BUKHARA JEWS — Living History

Though a mere fraction of their numbers before the dissolution of the Soviet Union, a small Jewish community in Bukhara Uzbekistan maintains a synogogue and observances of orthodox Jewish traditions.  Non-Jewish neighbors help preserve their history in both a reconstructed house of a wealthy Jewish merchant with a proto-museum within, and the Jewish cemetery on the edge of town.

Look closely at the top left picture. You may notice that Hillary Clinton preceded you when you visit the Bukhara Synogogue.

One of the more interesting Bukhara tour sites is a proto-museum about Bukhara's Jews in the lower levels of a restored home once owned by a wealthy Jewish merchant, and now with a hotel on the upper floors.

A film- which is screened alternately in Russian and English- explains the history of Bukhara's Jewish community.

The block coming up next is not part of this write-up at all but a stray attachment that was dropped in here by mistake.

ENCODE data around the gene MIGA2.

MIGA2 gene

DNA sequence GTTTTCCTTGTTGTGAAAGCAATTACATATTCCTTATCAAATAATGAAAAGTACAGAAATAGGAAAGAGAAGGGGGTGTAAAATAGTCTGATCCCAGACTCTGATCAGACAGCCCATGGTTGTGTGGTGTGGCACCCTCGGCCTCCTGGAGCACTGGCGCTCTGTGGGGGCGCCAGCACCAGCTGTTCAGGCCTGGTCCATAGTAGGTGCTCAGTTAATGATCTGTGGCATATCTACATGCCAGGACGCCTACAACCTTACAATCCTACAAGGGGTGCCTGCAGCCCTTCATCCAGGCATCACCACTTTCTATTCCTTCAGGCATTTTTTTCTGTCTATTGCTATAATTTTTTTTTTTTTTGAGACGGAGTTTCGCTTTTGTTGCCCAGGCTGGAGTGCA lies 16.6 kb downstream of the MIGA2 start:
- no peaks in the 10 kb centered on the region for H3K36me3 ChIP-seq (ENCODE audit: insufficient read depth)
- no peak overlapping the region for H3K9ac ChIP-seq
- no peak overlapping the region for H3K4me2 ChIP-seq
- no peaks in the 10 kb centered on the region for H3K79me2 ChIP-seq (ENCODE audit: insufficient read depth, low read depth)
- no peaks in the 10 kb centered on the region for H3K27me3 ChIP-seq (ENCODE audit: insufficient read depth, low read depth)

An upper floor room has decorated ornate niches in its walls, that you also see in restored palaces and other homes of the wealthy..
One of the semi-restored rooms is used as a store to sell typical Uzbek costumes and crafts.
In the basement of the mansion you see remnants of the past life in the building-- doors, chests, wine bottles. You also see pillars that are helping to support the floors above.

A Jewish cemetery in historic Bukhara is being renovated and appears to be frequently visited by tour groups.  Currently you mostly see  recovered but unmarked headstones, reportedly identified by a map at the cemetery entrance.

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